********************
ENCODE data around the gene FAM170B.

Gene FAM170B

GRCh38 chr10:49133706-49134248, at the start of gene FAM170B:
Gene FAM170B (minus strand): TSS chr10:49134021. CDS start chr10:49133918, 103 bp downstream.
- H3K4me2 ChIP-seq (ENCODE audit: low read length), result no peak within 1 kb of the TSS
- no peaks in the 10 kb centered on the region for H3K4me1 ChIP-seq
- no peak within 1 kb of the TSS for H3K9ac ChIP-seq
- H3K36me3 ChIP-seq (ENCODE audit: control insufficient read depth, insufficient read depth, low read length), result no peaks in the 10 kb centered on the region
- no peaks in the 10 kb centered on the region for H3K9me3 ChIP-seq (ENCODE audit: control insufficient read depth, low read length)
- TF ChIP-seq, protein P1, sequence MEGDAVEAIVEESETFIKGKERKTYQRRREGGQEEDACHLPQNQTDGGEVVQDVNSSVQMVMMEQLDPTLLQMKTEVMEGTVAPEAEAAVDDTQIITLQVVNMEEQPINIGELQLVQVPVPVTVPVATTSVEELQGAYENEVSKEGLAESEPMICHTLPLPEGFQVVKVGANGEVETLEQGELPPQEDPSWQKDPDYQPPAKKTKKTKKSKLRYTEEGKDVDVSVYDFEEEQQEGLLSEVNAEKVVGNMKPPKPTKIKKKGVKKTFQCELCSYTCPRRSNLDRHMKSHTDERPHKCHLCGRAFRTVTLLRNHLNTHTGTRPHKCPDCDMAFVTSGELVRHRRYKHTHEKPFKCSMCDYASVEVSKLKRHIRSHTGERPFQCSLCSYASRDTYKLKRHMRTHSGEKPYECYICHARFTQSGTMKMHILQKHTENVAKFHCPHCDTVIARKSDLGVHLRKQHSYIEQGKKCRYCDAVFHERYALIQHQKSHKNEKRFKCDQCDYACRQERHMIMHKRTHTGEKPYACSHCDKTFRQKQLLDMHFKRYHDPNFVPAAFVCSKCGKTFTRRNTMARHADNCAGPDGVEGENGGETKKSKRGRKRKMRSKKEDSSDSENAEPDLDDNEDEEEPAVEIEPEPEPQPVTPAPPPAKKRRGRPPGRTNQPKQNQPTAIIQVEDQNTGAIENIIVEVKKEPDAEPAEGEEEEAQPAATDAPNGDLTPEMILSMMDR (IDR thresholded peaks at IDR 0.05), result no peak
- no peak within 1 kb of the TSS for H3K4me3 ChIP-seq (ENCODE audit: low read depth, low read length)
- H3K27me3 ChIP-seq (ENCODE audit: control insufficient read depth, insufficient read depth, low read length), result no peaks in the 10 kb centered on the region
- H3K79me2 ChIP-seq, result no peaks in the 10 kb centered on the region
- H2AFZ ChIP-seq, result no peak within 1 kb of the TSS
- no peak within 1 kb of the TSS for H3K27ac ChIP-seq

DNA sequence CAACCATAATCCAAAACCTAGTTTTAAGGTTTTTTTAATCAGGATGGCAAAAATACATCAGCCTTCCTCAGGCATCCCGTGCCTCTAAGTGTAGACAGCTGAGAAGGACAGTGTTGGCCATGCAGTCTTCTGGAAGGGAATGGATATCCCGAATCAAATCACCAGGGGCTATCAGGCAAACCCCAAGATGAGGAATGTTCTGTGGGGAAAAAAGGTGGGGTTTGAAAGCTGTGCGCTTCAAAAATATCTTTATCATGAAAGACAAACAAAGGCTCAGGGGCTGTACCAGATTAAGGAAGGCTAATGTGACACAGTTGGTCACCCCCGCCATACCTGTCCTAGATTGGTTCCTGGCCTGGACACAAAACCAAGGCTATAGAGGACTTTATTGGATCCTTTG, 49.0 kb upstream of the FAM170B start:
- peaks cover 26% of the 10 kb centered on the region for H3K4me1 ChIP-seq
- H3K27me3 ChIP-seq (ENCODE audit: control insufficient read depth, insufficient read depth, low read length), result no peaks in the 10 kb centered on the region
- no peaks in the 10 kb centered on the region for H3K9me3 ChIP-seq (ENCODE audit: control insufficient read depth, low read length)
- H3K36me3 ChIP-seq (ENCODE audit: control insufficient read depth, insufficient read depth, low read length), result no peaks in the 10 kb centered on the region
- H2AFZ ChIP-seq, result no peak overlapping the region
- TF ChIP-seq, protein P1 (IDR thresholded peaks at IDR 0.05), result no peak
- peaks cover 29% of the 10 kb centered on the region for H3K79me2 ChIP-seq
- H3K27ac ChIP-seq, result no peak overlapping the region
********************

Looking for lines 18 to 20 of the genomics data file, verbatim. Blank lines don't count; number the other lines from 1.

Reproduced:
- H3K27me3 ChIP-seq (ENCODE audit: control insufficient read depth, insufficient read depth, low read length), result no peaks in the 10 kb centered on the region
- no peaks in the 10 kb centered on the region for H3K9me3 ChIP-seq (ENCODE audit: control insufficient read depth, low read length)
- H3K36me3 ChIP-seq (ENCODE audit: control insufficient read depth, insufficient read depth, low read length), result no peaks in the 10 kb centered on the region